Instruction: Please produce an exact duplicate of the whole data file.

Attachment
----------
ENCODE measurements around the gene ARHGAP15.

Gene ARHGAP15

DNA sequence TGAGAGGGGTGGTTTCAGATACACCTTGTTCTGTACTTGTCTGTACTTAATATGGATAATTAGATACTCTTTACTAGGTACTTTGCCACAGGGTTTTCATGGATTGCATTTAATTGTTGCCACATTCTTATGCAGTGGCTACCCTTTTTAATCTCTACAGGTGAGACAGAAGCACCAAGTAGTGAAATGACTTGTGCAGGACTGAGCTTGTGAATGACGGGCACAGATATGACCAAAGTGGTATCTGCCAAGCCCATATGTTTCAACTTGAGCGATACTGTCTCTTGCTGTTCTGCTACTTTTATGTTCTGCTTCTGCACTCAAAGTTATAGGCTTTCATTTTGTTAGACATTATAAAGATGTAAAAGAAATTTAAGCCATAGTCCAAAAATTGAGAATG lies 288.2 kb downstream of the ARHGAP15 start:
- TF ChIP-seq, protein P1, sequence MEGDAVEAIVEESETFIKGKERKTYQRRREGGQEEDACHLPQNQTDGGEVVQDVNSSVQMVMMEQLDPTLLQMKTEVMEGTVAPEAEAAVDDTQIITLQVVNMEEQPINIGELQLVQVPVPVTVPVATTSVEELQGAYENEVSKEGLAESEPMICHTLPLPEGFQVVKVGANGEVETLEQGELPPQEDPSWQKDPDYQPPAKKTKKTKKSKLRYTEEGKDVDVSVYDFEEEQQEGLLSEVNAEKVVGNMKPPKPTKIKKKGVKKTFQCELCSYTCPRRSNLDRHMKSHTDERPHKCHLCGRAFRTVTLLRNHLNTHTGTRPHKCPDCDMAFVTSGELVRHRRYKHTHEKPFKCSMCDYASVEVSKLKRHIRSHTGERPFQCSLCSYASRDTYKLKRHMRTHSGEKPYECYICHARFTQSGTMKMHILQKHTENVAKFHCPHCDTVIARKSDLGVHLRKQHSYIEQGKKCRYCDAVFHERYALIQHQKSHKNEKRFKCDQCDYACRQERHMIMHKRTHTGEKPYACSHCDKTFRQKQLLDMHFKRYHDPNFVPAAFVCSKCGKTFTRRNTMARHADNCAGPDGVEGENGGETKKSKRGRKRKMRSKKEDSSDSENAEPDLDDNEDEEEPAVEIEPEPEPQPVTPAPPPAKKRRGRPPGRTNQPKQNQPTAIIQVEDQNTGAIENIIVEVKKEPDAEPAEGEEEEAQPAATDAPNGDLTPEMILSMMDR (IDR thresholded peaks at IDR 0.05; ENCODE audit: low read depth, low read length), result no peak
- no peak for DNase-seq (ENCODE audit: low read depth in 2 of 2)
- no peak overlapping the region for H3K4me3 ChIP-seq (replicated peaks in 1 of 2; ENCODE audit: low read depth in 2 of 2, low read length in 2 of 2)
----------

ENCODE measurements around the gene ARHGAP15.

Gene ARHGAP15

DNA sequence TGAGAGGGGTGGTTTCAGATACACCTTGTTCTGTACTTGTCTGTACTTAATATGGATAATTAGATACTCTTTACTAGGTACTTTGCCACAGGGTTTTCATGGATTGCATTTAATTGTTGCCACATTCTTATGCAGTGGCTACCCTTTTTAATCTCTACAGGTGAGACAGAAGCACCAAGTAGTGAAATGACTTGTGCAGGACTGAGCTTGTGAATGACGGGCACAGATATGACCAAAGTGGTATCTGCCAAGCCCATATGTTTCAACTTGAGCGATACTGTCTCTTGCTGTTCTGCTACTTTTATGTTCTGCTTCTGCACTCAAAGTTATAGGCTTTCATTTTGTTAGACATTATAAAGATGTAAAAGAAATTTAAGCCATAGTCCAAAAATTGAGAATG lies 288.2 kb downstream of the ARHGAP15 start:
- TF ChIP-seq, protein P1, sequence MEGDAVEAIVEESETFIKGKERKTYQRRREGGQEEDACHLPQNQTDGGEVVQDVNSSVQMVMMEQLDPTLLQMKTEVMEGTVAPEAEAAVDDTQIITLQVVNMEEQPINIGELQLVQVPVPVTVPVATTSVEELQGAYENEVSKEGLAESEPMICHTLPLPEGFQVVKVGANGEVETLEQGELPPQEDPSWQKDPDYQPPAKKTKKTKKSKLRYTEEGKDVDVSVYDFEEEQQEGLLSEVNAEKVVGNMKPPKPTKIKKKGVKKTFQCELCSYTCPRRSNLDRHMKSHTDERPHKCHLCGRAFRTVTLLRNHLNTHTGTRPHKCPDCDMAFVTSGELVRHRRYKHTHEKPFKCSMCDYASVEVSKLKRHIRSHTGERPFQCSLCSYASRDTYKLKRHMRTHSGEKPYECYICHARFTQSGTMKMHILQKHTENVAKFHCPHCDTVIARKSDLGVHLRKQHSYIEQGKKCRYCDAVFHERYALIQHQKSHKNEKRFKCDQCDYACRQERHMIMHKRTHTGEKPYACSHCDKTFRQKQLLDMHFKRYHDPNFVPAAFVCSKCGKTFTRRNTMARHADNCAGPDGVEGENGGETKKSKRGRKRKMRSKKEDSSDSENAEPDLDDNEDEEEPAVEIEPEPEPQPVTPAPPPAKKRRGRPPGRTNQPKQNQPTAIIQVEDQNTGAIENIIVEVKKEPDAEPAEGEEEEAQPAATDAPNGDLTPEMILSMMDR (IDR thresholded peaks at IDR 0.05; ENCODE audit: low read depth, low read length), result no peak
- no peak for DNase-seq (ENCODE audit: low read depth in 2 of 2)
- no peak overlapping the region for H3K4me3 ChIP-seq (replicated peaks in 1 of 2; ENCODE audit: low read depth in 2 of 2, low read length in 2 of 2)